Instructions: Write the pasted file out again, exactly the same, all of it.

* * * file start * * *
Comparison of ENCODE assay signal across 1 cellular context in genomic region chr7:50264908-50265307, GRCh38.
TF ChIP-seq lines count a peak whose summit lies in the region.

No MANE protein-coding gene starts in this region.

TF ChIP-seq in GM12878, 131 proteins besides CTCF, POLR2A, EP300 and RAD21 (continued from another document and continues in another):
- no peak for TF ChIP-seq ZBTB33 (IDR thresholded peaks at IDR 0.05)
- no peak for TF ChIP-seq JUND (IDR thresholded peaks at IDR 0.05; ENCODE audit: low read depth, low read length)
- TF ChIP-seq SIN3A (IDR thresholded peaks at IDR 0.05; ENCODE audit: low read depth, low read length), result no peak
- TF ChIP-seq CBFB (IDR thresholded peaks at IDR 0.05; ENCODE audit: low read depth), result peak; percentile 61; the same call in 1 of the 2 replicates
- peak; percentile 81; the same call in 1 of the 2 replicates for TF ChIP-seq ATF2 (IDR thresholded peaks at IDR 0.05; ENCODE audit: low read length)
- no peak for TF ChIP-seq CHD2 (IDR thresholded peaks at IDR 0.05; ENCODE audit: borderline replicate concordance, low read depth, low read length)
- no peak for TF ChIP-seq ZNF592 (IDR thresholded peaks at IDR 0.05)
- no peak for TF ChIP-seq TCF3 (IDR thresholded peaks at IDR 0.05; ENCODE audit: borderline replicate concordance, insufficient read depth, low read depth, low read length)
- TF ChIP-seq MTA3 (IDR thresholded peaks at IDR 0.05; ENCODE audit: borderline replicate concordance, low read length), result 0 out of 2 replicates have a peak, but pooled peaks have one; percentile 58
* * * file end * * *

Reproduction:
Comparison of ENCODE assay signal across 1 cellular context in genomic region chr7:50264908-50265307, GRCh38.
TF ChIP-seq lines count a peak whose summit lies in the region.

No MANE protein-coding gene starts in this region.

TF ChIP-seq in GM12878, 131 proteins besides CTCF, POLR2A, EP300 and RAD21 (continued from another document and continues in another):
- no peak for TF ChIP-seq ZBTB33 (IDR thresholded peaks at IDR 0.05)
- no peak for TF ChIP-seq JUND (IDR thresholded peaks at IDR 0.05; ENCODE audit: low read depth, low read length)
- TF ChIP-seq SIN3A (IDR thresholded peaks at IDR 0.05; ENCODE audit: low read depth, low read length), result no peak
- TF ChIP-seq CBFB (IDR thresholded peaks at IDR 0.05; ENCODE audit: low read depth), result peak; percentile 61; the same call in 1 of the 2 replicates
- peak; percentile 81; the same call in 1 of the 2 replicates for TF ChIP-seq ATF2 (IDR thresholded peaks at IDR 0.05; ENCODE audit: low read length)
- no peak for TF ChIP-seq CHD2 (IDR thresholded peaks at IDR 0.05; ENCODE audit: borderline replicate concordance, low read depth, low read length)
- no peak for TF ChIP-seq ZNF592 (IDR thresholded peaks at IDR 0.05)
- no peak for TF ChIP-seq TCF3 (IDR thresholded peaks at IDR 0.05; ENCODE audit: borderline replicate concordance, insufficient read depth, low read depth, low read length)
- TF ChIP-seq MTA3 (IDR thresholded peaks at IDR 0.05; ENCODE audit: borderline replicate concordance, low read length), result 0 out of 2 replicates have a peak, but pooled peaks have one; percentile 58